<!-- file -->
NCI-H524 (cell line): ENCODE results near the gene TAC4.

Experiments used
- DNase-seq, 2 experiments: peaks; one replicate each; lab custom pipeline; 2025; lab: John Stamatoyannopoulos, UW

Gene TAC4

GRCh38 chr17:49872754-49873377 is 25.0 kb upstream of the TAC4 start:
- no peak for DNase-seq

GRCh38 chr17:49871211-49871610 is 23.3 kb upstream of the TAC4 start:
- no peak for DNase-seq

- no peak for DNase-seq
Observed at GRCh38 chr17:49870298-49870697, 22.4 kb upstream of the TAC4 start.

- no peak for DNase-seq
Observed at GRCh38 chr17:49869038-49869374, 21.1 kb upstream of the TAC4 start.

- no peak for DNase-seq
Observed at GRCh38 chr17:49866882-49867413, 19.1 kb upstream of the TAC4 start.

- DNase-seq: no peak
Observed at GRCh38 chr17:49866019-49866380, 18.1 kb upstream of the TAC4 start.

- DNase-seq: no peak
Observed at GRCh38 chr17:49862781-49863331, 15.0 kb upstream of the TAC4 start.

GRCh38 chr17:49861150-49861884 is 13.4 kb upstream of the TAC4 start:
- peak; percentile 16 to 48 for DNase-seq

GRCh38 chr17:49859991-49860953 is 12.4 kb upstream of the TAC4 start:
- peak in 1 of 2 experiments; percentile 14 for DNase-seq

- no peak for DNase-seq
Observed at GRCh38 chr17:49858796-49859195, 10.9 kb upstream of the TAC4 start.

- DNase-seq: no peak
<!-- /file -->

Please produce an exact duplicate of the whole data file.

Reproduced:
NCI-H524 (cell line): ENCODE results near the gene TAC4.

Experiments used
- DNase-seq, 2 experiments: peaks; one replicate each; lab custom pipeline; 2025; lab: John Stamatoyannopoulos, UW

Gene TAC4

GRCh38 chr17:49872754-49873377 is 25.0 kb upstream of the TAC4 start:
- no peak for DNase-seq

GRCh38 chr17:49871211-49871610 is 23.3 kb upstream of the TAC4 start:
- no peak for DNase-seq

- no peak for DNase-seq
Observed at GRCh38 chr17:49870298-49870697, 22.4 kb upstream of the TAC4 start.

- no peak for DNase-seq
Observed at GRCh38 chr17:49869038-49869374, 21.1 kb upstream of the TAC4 start.

- no peak for DNase-seq
Observed at GRCh38 chr17:49866882-49867413, 19.1 kb upstream of the TAC4 start.

- DNase-seq: no peak
Observed at GRCh38 chr17:49866019-49866380, 18.1 kb upstream of the TAC4 start.

- DNase-seq: no peak
Observed at GRCh38 chr17:49862781-49863331, 15.0 kb upstream of the TAC4 start.

GRCh38 chr17:49861150-49861884 is 13.4 kb upstream of the TAC4 start:
- peak; percentile 16 to 48 for DNase-seq

GRCh38 chr17:49859991-49860953 is 12.4 kb upstream of the TAC4 start:
- peak in 1 of 2 experiments; percentile 14 for DNase-seq

- no peak for DNase-seq
Observed at GRCh38 chr17:49858796-49859195, 10.9 kb upstream of the TAC4 start.

- DNase-seq: no peak